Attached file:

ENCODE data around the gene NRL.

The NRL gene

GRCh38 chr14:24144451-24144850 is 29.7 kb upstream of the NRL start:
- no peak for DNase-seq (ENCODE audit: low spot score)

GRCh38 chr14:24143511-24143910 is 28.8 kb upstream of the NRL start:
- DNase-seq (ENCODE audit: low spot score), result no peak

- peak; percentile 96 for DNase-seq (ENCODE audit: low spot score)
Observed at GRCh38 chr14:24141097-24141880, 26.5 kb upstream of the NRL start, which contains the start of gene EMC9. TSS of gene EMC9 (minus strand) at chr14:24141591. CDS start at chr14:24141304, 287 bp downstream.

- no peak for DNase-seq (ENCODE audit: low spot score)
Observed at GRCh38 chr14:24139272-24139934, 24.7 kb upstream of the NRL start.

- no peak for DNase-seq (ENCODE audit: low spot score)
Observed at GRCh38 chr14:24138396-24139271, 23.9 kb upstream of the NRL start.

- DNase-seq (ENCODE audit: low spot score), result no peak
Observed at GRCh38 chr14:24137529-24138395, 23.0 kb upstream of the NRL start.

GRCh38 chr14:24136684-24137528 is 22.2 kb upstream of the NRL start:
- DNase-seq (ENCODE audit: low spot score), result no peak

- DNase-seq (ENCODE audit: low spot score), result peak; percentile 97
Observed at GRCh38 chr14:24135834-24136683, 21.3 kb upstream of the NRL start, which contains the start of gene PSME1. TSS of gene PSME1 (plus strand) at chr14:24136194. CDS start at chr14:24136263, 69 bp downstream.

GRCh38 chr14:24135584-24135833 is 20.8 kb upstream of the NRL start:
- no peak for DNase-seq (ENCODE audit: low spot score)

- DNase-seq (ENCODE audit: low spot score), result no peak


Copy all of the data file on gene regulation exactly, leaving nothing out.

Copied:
ENCODE data around the gene NRL.

The NRL gene

GRCh38 chr14:24144451-24144850 is 29.7 kb upstream of the NRL start:
- no peak for DNase-seq (ENCODE audit: low spot score)

GRCh38 chr14:24143511-24143910 is 28.8 kb upstream of the NRL start:
- DNase-seq (ENCODE audit: low spot score), result no peak

- peak; percentile 96 for DNase-seq (ENCODE audit: low spot score)
Observed at GRCh38 chr14:24141097-24141880, 26.5 kb upstream of the NRL start, which contains the start of gene EMC9. TSS of gene EMC9 (minus strand) at chr14:24141591. CDS start at chr14:24141304, 287 bp downstream.

- no peak for DNase-seq (ENCODE audit: low spot score)
Observed at GRCh38 chr14:24139272-24139934, 24.7 kb upstream of the NRL start.

- no peak for DNase-seq (ENCODE audit: low spot score)
Observed at GRCh38 chr14:24138396-24139271, 23.9 kb upstream of the NRL start.

- DNase-seq (ENCODE audit: low spot score), result no peak
Observed at GRCh38 chr14:24137529-24138395, 23.0 kb upstream of the NRL start.

GRCh38 chr14:24136684-24137528 is 22.2 kb upstream of the NRL start:
- DNase-seq (ENCODE audit: low spot score), result no peak

- DNase-seq (ENCODE audit: low spot score), result peak; percentile 97
Observed at GRCh38 chr14:24135834-24136683, 21.3 kb upstream of the NRL start, which contains the start of gene PSME1. TSS of gene PSME1 (plus strand) at chr14:24136194. CDS start at chr14:24136263, 69 bp downstream.

GRCh38 chr14:24135584-24135833 is 20.8 kb upstream of the NRL start:
- no peak for DNase-seq (ENCODE audit: low spot score)

- DNase-seq (ENCODE audit: low spot score), result no peak